The message of V.C. Andrews’ frequently dog-eared, salacious classic, Flowers in the Attic, is clear. Never lock your conceived-in-incest, teenage children in an attic. No good will come of it. Note: this post talks about about physical abuse and incest within the context of the novel.
Flowers in the Attic entered my life during my early teenage years, close on the heels other Gen X treasures about penises, Judy Blume’s Wifey and Forever. (Ralph was an American hero.) My friend who tended to know about these things far earlier than I did passed on the V.C. Andrews novel with the siren phrase “If you liked Wifey, this will blow your mind.” Sold.
A few summers later, the book was made into a movie with the same name, starring Kristy “Buffy 1.0” Swanson and Louise “Kai Ratched” Fletcher. And some blond dude who was never heard from again.
Conveniently, we’ll be live-blogging both the 1987 flick, and the new Lifetime movie (which is rumored to be much more true to the book) on Saturday. Get your powdered doughnuts ready, readers, we’re going to have an afternoon/evening of spontaneous drinking games and reaction .gifs. But enough housekeeping, let’s get to the good stuff. Today, we’re covering Part One, and we’ll discuss the rest of the book next week.
Reading this book as a grown-ass adult, I found myself saying just that, “Let’s get to the good stuff” (heh.) frequently while reading the first half of the novel. Ms. Andrews, it seems, really liked describing things. In the most intricate detail possible. Her descriptions are frequently just creepy enough to foreshadow the rafter-rattling events to come, which gives them some literary value, but my eyes glazed over while reading several passages not too different from this one:
In my opinion, olden-day people really knew how to dress! How I would love to flounce around in a frilly chemise over pantaloons, with dozens of fancy petticoats over the wire hoops, all bedecked in ruffles, lace, embroidery, with flowing ribbons of velvet or satin, and my shoes would be of satin and over all this bedazzling finery would be a lacy parasol to shade my golden curls, and keep the sun from my fair, unwrinkled complexion. And I’d carry a fan to elegantly cool myself, and my eyelids would flutter and bewitch. Oh, what a beauty I’d be!
Andrews’ heroines, even and especially those created by her ghostwriter, Andrew Neiderman, are always exquisitely beautiful women, trapped in ugly circumstances. Her books will devote pages to lavish descriptions of whichever woman is at the center of whichever story, from her radiant hair to her dainty toes; Andrews clearly had some thoughts on physical beauty. This piece, by Tammy Oler on Slate, brings up some interesting details about Andrews about which I was unaware. For most of her life, she was unable to leave her home due to a disability, and her mother, to whom she dedicated Flowers in the Attic (ouch.), was her primary caregiver. It’s hard not to wonder how that experience affected her world view, especially in the context of re-reading her most famous book. While Cathy eventually ends up hating her mother, in the beginning of the book, she makes it clear she worships Momma, and Momma’s beauty.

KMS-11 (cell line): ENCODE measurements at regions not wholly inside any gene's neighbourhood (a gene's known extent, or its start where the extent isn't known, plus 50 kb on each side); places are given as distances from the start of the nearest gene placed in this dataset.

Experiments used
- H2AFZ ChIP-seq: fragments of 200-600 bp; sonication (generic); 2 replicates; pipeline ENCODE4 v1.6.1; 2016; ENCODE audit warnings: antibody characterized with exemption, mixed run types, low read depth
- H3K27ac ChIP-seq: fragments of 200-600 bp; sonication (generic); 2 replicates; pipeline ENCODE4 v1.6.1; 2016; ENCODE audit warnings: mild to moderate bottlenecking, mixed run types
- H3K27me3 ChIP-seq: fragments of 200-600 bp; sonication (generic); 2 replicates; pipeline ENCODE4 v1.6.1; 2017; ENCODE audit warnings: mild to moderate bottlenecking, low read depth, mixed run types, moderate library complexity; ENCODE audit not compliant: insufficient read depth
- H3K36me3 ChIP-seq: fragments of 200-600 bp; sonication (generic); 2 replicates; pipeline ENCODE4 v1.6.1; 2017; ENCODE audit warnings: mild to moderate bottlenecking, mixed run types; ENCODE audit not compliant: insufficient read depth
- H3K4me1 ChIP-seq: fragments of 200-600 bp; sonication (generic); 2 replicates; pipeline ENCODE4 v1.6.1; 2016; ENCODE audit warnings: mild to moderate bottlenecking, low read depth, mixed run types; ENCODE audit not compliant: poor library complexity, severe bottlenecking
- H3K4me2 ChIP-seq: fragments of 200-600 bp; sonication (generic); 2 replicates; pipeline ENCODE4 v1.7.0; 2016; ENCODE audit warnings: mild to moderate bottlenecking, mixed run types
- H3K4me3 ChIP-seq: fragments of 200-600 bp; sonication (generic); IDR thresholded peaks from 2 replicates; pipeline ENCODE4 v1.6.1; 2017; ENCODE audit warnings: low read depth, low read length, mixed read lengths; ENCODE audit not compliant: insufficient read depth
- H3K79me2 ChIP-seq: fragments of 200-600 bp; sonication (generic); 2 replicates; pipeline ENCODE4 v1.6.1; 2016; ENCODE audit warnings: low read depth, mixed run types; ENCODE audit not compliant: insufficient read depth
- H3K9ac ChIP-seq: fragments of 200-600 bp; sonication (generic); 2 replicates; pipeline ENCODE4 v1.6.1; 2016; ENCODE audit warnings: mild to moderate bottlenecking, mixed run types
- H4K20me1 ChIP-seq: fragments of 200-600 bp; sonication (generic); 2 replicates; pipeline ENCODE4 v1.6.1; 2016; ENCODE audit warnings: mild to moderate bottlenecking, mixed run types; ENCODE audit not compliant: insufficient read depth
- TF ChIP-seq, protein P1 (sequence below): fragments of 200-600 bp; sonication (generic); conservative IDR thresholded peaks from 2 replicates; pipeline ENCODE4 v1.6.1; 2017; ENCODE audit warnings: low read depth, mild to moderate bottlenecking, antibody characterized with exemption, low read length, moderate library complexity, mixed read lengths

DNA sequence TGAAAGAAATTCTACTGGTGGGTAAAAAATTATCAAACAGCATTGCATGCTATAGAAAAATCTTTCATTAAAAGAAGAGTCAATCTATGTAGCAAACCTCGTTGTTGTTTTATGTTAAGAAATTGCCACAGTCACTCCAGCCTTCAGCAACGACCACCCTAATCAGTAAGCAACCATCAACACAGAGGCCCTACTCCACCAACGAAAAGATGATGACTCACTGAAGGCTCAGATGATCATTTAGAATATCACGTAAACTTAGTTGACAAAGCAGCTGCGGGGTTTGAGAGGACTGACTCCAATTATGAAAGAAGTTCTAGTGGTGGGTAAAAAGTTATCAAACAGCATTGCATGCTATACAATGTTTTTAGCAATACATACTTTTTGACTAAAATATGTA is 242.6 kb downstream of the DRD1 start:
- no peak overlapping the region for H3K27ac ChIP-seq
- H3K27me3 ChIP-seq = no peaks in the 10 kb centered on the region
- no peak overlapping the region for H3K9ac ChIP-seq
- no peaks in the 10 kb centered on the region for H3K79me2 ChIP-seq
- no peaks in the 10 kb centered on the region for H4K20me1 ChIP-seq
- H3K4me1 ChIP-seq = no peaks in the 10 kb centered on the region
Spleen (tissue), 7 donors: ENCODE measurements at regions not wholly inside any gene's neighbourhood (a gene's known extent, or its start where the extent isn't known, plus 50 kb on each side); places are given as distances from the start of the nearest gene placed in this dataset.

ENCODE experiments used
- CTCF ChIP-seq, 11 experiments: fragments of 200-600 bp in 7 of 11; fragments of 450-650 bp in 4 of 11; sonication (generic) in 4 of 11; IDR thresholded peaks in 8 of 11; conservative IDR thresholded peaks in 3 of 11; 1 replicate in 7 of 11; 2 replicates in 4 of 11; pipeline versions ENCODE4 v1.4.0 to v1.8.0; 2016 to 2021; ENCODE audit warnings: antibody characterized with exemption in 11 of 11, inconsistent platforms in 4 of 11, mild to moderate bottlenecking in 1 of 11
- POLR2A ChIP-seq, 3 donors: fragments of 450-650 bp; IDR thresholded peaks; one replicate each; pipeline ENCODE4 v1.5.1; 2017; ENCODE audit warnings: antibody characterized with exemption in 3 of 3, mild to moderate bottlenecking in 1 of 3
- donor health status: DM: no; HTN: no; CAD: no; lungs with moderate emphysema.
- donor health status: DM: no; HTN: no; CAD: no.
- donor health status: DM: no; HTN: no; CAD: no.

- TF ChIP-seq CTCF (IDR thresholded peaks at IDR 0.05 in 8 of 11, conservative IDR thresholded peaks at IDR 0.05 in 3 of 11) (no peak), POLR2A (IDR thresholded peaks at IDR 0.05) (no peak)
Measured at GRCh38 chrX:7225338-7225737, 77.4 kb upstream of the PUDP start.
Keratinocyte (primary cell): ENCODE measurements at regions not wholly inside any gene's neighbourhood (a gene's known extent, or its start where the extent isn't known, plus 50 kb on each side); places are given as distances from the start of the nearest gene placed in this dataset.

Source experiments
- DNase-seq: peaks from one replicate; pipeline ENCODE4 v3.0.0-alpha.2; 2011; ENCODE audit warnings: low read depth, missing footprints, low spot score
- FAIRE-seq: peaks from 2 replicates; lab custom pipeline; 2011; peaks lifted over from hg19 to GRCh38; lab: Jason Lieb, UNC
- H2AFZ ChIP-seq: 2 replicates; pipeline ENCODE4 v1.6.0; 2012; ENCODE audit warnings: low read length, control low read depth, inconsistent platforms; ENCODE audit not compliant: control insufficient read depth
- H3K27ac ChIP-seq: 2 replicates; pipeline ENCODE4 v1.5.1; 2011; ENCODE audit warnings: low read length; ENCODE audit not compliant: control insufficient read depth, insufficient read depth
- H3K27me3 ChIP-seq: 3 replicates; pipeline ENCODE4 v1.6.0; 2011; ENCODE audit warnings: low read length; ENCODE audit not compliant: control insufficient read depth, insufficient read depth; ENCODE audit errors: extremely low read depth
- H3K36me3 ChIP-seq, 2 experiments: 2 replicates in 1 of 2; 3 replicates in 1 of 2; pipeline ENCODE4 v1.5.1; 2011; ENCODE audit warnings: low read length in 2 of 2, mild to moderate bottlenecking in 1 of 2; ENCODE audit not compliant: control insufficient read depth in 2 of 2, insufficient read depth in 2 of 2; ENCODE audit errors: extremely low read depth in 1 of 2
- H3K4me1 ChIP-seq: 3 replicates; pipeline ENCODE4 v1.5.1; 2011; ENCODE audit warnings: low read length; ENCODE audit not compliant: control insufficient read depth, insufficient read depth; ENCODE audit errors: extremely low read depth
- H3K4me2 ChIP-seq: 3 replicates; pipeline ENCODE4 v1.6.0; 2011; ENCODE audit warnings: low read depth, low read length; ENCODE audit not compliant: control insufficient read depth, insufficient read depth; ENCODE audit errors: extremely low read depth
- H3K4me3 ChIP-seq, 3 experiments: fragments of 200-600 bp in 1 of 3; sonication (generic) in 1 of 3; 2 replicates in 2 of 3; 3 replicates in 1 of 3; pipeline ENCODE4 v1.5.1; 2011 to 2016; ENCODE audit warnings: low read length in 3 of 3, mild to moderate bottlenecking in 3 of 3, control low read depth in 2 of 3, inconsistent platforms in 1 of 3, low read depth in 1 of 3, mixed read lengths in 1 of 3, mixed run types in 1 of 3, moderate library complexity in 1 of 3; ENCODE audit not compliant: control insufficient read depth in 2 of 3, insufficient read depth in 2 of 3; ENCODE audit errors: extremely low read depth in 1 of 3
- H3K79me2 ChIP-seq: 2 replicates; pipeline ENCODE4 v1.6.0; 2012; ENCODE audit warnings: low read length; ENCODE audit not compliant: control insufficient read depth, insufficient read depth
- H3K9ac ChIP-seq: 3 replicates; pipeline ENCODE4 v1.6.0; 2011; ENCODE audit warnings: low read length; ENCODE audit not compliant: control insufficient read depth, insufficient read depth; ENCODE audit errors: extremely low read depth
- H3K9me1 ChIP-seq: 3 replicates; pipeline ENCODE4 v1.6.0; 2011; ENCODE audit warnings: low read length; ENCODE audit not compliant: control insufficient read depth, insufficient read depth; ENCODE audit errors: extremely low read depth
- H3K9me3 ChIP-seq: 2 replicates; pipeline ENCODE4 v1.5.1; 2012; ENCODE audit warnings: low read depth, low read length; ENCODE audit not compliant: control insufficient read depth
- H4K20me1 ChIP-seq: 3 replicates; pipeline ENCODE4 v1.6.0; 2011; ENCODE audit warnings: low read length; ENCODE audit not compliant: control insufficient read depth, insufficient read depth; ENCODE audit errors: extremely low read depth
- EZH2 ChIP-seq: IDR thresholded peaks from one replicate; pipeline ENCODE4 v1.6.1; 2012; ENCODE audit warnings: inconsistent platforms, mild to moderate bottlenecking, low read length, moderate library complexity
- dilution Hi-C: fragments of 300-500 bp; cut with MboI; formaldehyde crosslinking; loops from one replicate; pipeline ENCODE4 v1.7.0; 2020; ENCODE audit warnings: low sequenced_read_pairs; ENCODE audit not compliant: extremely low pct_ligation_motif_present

On Fridays, Momma spent half the day in the beauty parlor having her hair shampooed and set and her fingernails polished, and then she’d come home to take a long bath in perfumed-oiled water. I’d perch in her dressing room, and wait to watch her emerge in a filmy negligee. She’d sit at her dressing table to meticulously apply makeup. And I, so eager to learn, drank in everything she did to turn herself from just a pretty woman into a creature so ravishingly beautiful she didn’t look real. The most amazing part of this was our father thought she didn’t wear makeup! He believed she was naturally a striking beauty.
The men in this family, as we’ll soon learn, are really something. They’re either dead (if they’re good in any way), evil beyond belief, or attractive and bright as a bag of hammers. There may be some overlap, later in the series. Daddy Dollanganger was clearly one of the hammer bags.
Mothers are as omnipresent in Flowers in the Attic as long, drawn out descriptions of old, dusty furniture. Olivia, the monstrous grandmother who constantly worries her captive charges will fall into inevitable sin is mother to Corrine, the uncle-marrying (spoiler! He’s not heavy, or her uncle, he’s her brother), child-hiding, pampered, spoiled, numbskull who can never manage to type more than 20 wpm, because she always figured she was pretty enough to get as many rich husbands as she might need. Corrine is mother to Cathy, the angry ballerina with a surprisingly advanced vocabulary for a 12-year-old, who is in turn a proxy mother to doomed twins, Cory and Carrie.